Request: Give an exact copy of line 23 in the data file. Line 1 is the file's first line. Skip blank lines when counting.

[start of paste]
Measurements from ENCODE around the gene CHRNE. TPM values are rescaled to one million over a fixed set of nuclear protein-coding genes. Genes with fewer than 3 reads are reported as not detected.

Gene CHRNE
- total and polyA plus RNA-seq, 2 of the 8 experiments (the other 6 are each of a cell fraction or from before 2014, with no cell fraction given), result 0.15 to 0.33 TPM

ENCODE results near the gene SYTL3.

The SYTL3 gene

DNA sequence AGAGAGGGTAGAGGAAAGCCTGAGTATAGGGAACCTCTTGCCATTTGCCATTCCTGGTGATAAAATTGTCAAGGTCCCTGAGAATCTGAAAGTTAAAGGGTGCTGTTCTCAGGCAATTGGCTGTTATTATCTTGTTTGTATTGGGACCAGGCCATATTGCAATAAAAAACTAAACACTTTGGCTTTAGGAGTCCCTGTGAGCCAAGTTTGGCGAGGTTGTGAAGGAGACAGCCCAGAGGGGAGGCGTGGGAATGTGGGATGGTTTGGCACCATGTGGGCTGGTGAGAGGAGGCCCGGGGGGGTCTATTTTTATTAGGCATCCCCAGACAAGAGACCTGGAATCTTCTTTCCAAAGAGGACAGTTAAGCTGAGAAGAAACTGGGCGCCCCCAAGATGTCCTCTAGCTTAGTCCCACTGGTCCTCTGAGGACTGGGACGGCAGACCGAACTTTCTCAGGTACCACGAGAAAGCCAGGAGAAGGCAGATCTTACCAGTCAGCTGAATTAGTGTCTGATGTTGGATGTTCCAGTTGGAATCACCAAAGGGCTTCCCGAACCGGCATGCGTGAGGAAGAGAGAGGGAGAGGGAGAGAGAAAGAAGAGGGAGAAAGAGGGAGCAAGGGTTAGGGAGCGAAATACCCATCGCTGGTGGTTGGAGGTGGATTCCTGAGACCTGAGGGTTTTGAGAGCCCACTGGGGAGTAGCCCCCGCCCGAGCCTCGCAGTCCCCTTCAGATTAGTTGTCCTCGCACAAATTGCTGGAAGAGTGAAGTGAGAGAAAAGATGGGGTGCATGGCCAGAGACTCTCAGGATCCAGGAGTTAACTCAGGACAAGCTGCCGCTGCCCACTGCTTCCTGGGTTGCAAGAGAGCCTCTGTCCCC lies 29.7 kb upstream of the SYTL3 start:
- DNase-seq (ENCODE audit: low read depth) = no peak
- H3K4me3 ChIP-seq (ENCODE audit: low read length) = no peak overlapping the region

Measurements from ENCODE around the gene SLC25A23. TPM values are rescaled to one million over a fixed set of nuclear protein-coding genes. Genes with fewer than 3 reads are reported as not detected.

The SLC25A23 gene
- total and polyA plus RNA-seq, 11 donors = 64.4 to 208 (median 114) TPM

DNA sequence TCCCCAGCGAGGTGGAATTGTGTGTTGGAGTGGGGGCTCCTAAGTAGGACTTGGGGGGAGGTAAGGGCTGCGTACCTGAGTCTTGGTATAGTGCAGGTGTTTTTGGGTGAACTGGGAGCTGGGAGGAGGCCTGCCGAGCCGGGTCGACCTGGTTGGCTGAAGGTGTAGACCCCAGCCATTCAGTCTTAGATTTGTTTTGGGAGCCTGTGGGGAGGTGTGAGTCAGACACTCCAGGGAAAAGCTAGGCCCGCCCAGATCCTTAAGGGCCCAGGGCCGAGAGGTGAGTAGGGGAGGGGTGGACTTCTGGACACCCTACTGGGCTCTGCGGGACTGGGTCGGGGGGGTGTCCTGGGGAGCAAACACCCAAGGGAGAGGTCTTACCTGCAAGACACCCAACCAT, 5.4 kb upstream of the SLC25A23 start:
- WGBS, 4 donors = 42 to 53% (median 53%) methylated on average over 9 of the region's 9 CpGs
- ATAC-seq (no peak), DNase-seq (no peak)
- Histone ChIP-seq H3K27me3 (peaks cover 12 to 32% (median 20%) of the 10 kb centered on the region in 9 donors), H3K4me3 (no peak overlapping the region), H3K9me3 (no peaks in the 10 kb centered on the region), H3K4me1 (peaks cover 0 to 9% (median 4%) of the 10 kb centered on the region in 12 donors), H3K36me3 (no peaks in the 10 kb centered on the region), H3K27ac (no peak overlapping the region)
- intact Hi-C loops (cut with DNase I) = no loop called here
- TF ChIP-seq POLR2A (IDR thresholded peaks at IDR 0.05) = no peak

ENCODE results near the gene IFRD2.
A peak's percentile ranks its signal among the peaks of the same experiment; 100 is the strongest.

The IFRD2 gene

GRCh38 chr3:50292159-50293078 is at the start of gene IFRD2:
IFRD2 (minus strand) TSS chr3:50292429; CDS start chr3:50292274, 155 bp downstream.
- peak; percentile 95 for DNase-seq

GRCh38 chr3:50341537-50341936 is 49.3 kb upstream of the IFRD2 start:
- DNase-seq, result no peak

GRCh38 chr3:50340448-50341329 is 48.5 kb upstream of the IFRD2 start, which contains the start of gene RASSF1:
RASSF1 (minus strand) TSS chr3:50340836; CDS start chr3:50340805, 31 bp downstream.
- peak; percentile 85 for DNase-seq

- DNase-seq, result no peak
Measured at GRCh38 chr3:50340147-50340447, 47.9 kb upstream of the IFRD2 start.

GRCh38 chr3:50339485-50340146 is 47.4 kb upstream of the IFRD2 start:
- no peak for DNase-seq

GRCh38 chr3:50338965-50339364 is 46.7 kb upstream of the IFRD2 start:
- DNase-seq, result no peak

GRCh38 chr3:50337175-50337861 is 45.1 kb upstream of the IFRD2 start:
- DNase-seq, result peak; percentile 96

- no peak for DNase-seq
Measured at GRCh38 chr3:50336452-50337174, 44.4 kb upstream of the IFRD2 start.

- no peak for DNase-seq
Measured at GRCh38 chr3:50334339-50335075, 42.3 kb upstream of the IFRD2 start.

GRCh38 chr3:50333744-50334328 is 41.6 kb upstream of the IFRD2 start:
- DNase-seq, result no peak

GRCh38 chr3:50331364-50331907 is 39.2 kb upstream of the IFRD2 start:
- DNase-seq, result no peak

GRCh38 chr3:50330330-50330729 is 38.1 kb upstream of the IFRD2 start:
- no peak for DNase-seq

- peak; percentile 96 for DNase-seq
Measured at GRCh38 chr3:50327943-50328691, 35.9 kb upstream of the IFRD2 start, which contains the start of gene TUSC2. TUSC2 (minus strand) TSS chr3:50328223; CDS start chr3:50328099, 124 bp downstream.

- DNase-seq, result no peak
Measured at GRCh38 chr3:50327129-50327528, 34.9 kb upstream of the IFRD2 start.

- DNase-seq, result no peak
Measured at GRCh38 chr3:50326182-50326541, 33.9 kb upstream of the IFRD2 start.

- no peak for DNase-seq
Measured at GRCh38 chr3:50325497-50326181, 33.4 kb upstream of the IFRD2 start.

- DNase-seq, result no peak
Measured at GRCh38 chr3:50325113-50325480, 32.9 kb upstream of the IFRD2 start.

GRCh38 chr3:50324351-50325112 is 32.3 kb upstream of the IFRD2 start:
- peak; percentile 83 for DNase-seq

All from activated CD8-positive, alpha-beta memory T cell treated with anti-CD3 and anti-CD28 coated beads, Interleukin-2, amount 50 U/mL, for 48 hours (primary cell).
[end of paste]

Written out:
- peak; percentile 95 for DNase-seq